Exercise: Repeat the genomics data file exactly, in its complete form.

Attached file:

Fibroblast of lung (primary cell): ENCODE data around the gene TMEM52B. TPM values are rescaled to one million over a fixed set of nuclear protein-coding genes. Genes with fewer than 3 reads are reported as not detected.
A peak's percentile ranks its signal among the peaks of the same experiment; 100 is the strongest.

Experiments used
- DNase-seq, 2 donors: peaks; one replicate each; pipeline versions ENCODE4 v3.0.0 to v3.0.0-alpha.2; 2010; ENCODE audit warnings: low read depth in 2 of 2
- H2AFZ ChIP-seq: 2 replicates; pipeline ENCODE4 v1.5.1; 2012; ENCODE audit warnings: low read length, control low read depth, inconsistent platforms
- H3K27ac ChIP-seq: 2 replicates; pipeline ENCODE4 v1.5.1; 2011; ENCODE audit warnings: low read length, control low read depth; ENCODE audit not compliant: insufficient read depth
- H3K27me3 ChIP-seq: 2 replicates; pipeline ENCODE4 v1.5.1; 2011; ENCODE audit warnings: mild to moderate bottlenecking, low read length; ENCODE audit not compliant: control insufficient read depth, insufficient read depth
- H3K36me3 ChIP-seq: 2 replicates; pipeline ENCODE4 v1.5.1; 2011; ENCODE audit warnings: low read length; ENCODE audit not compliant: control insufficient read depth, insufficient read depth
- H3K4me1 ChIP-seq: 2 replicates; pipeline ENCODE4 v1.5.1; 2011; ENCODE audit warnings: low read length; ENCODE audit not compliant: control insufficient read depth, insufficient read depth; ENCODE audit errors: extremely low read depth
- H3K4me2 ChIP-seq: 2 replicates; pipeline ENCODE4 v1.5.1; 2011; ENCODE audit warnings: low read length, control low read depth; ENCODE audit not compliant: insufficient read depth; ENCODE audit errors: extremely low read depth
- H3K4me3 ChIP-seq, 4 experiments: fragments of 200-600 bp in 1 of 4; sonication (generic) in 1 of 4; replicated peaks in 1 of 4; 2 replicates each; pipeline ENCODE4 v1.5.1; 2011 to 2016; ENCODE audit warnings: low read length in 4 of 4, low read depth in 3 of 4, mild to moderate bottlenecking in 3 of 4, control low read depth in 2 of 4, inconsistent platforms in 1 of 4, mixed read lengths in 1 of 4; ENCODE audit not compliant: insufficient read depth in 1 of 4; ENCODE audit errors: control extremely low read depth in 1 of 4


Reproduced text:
Fibroblast of lung (primary cell): ENCODE data around the gene TMEM52B. TPM values are rescaled to one million over a fixed set of nuclear protein-coding genes. Genes with fewer than 3 reads are reported as not detected.
A peak's percentile ranks its signal among the peaks of the same experiment; 100 is the strongest.

Experiments used
- DNase-seq, 2 donors: peaks; one replicate each; pipeline versions ENCODE4 v3.0.0 to v3.0.0-alpha.2; 2010; ENCODE audit warnings: low read depth in 2 of 2
- H2AFZ ChIP-seq: 2 replicates; pipeline ENCODE4 v1.5.1; 2012; ENCODE audit warnings: low read length, control low read depth, inconsistent platforms
- H3K27ac ChIP-seq: 2 replicates; pipeline ENCODE4 v1.5.1; 2011; ENCODE audit warnings: low read length, control low read depth; ENCODE audit not compliant: insufficient read depth
- H3K27me3 ChIP-seq: 2 replicates; pipeline ENCODE4 v1.5.1; 2011; ENCODE audit warnings: mild to moderate bottlenecking, low read length; ENCODE audit not compliant: control insufficient read depth, insufficient read depth
- H3K36me3 ChIP-seq: 2 replicates; pipeline ENCODE4 v1.5.1; 2011; ENCODE audit warnings: low read length; ENCODE audit not compliant: control insufficient read depth, insufficient read depth
- H3K4me1 ChIP-seq: 2 replicates; pipeline ENCODE4 v1.5.1; 2011; ENCODE audit warnings: low read length; ENCODE audit not compliant: control insufficient read depth, insufficient read depth; ENCODE audit errors: extremely low read depth
- H3K4me2 ChIP-seq: 2 replicates; pipeline ENCODE4 v1.5.1; 2011; ENCODE audit warnings: low read length, control low read depth; ENCODE audit not compliant: insufficient read depth; ENCODE audit errors: extremely low read depth
- H3K4me3 ChIP-seq, 4 experiments: fragments of 200-600 bp in 1 of 4; sonication (generic) in 1 of 4; replicated peaks in 1 of 4; 2 replicates each; pipeline ENCODE4 v1.5.1; 2011 to 2016; ENCODE audit warnings: low read length in 4 of 4, low read depth in 3 of 4, mild to moderate bottlenecking in 3 of 4, control low read depth in 2 of 4, inconsistent platforms in 1 of 4, mixed read lengths in 1 of 4; ENCODE audit not compliant: insufficient read depth in 1 of 4; ENCODE audit errors: control extremely low read depth in 1 of 4